Despite recent widespread agreement a recession would likely occur in 2023, CFOs have shown confidence in their companies’ ability to bob and weave their way through a struggling economy. Despite this confidence, new data suggests that there are multiple financial, social, and technology-induced factors that are making some CFOs already doubt their predictions and goals for the next 6 to 2 months.
Recent survey data from Coupa found that more than nine in 10 (91%) of finance chiefs are already concerned about hitting their sales forecasts this year. The survey was comprised of 500 North American-based CFOs.
A sense of urgency is undoubtedly being felt by CFOs. Nearly all (93%) of CFOs surveyed by Coupa indicated they were concerned about their company’s performance should a recession occur. Finance leaders identified declining profitability and margins (42%), meeting payroll (39%), and falling behind competition (37%) as their top worries.
To overcome these evolving issues, CFOs are crafting strategies to simultaneously increase profitability and efficiency. While over half (53%) reported basing strategies around both efficiency and digitization, half (50%) of CFOs identified efforts in the ongoing competition for talent, as their talent retention efforts are a part of their plans to increase profitability in 2023.
CFOs report strategizing around avoiding layoffs if at all possible. Nearly nine in 10 (87%) of financial officers said layoffs solve an immediate problem but create long-term challenges.
Despite efforts to increase profitability and efficiency, CFOs are aware that cost-cutting initiatives need to be planned and rolled out. When gauging strategies to drive growth over the next 6-12 months, a third (33%) of CFOs said they would enforce stricter spending rules and limits. Alongside those measures, 32% said they were planning to reduce business travel this year, as the economy continues to impact how executives gauge the value of attending conferences.
According to Tony Tiscornia, CFO of Coupa, using technology for accurate decision-making is paramount for any finance executive looking to overcome both the short- and long-term consequences of a recession. With nearly half (46%) of CFOs telling Coupa they lack visibility into company spending data, a proper tech stack’s value to any CFO is continuing to become a requirement for success.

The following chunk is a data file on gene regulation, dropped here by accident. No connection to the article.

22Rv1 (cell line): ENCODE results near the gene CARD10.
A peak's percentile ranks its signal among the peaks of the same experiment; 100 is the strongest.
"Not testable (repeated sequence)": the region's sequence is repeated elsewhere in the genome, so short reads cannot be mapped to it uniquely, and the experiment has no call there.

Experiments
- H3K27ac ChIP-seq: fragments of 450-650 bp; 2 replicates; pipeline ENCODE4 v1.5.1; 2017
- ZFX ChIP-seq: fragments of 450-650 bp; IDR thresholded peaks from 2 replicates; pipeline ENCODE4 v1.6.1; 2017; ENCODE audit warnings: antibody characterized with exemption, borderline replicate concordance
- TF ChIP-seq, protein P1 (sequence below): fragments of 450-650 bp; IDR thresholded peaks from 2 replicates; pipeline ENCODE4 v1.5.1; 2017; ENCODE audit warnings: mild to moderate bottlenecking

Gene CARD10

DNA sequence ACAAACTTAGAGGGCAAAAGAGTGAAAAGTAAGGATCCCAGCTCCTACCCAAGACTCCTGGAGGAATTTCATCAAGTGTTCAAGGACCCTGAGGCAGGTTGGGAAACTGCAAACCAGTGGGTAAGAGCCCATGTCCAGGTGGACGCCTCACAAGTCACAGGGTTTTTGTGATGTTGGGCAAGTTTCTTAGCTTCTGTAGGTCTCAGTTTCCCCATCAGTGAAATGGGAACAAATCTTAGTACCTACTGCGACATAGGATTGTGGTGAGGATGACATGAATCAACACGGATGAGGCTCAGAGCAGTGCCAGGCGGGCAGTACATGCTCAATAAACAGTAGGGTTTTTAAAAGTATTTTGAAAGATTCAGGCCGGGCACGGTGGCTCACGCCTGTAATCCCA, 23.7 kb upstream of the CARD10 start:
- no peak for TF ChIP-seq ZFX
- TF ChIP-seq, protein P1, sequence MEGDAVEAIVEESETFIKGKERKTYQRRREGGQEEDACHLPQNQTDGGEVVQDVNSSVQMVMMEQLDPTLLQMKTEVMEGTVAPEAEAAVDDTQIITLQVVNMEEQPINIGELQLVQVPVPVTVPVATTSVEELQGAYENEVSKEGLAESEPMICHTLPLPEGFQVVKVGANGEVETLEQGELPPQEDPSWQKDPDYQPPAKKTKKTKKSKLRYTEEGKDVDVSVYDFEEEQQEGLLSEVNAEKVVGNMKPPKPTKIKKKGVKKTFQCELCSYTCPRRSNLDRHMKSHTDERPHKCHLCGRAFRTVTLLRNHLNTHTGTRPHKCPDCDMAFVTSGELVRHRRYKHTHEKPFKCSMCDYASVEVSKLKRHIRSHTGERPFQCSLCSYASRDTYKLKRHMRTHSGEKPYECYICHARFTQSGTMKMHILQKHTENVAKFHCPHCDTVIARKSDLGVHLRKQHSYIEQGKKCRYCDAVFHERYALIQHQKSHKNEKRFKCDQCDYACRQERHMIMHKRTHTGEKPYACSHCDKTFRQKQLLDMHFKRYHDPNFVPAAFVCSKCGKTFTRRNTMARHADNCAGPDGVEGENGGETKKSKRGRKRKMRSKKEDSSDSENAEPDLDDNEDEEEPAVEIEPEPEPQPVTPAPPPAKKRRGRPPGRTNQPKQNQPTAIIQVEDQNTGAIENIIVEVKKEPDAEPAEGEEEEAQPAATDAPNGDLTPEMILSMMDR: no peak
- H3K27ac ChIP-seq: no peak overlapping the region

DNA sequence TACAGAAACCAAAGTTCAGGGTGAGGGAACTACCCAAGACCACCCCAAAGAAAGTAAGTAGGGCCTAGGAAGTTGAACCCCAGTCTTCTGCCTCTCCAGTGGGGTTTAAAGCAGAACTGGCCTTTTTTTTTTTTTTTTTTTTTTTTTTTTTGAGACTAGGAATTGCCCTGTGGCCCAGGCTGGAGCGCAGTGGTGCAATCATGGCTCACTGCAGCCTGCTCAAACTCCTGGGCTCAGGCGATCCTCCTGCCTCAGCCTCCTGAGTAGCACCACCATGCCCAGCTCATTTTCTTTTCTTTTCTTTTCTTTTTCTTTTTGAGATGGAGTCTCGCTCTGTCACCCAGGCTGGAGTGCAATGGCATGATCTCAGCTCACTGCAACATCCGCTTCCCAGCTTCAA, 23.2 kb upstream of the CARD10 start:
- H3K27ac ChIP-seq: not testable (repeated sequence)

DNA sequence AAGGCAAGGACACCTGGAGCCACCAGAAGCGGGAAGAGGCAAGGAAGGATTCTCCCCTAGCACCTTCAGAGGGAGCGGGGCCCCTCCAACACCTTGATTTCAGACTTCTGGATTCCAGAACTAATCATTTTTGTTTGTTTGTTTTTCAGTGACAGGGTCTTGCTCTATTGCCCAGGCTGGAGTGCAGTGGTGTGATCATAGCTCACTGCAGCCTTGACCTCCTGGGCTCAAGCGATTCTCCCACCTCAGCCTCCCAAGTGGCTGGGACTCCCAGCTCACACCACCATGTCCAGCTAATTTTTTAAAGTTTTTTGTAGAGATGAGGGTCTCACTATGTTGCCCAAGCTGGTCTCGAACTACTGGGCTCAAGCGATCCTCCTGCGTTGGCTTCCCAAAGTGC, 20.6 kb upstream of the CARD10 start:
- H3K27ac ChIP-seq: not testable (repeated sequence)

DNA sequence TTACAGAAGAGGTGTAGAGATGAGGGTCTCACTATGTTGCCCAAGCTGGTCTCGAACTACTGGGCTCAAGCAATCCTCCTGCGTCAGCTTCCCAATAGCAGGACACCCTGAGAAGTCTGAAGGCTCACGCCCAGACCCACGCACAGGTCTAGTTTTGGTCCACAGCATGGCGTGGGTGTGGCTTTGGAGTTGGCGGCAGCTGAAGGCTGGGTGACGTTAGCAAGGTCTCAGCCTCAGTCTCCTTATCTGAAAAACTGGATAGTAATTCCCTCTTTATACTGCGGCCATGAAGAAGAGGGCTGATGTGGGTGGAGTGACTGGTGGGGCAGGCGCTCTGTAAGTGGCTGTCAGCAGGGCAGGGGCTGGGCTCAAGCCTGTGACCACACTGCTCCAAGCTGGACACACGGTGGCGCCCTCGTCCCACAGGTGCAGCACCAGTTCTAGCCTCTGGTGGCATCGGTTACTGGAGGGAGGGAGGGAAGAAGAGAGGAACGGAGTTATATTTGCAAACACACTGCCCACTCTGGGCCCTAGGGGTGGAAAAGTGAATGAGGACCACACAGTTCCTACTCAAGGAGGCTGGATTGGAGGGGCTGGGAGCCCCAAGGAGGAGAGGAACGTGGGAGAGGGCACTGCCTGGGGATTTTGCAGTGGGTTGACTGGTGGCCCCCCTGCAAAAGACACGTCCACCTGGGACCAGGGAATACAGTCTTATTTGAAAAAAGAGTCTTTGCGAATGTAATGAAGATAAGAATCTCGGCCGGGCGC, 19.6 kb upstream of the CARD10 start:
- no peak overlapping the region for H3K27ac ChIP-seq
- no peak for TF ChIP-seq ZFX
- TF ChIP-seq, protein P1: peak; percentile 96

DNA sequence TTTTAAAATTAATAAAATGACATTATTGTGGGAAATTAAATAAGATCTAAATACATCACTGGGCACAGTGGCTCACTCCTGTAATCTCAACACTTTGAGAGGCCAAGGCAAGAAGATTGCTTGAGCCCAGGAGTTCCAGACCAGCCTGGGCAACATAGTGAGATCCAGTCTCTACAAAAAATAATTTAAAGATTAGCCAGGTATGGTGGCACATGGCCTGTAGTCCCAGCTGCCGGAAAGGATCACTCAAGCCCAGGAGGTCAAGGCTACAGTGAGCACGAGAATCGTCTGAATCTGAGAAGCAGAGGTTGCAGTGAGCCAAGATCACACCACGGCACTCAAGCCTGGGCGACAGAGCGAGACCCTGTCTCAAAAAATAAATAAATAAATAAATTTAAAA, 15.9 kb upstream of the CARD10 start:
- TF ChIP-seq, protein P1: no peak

“Economic volatility calls for a strategy of managing costs intelligently, rather than hurrying to cut costs reactively,” said Tiscornia. “The ability to do this hinges on having a wealth of data that is accurate and timely to inform decision-making. Resilient companies use intelligent spend data to execute in the present with urgency, but in a way that reduces the risk of unintended long-term negative consequences.”
Economic volatility calls for a strategy of managing costs intelligently, rather than hurrying to cut costs reactively. — Tony Tiscornia, Coupa
The issues surrounding both the harvesting and accuracy of data hamper many CFOs’ decision-making. While nearly half (44%) of CFOs reported they need multiple systems to access spending data, the same percentages reported the challenging labor aspects around retrieving the data. As CFOs reported waning confidence in their cash flow data late last year, executives may have to revisit the quality of their forecasting fundamentals.
The looming economic downturn, combined with the need for quick, accurate decision-making is creating friction in the C-Suite. When asked about tensions with other teams or executives, nearly half (49%) of CFOs named their relationship with their CEO as the tensest. A third (33%) reported tension with their CIO, while more than a quarter reported tension with their CPO.
The distribution of work among leaders is strongly impacting the comradery in the C-suite, according to the CFOs surveyed. More than four in five (84%) face an increasing amount of pressure from other company leaders to make sacrifices for immediate relief without considering the long-term impacts, per survey data.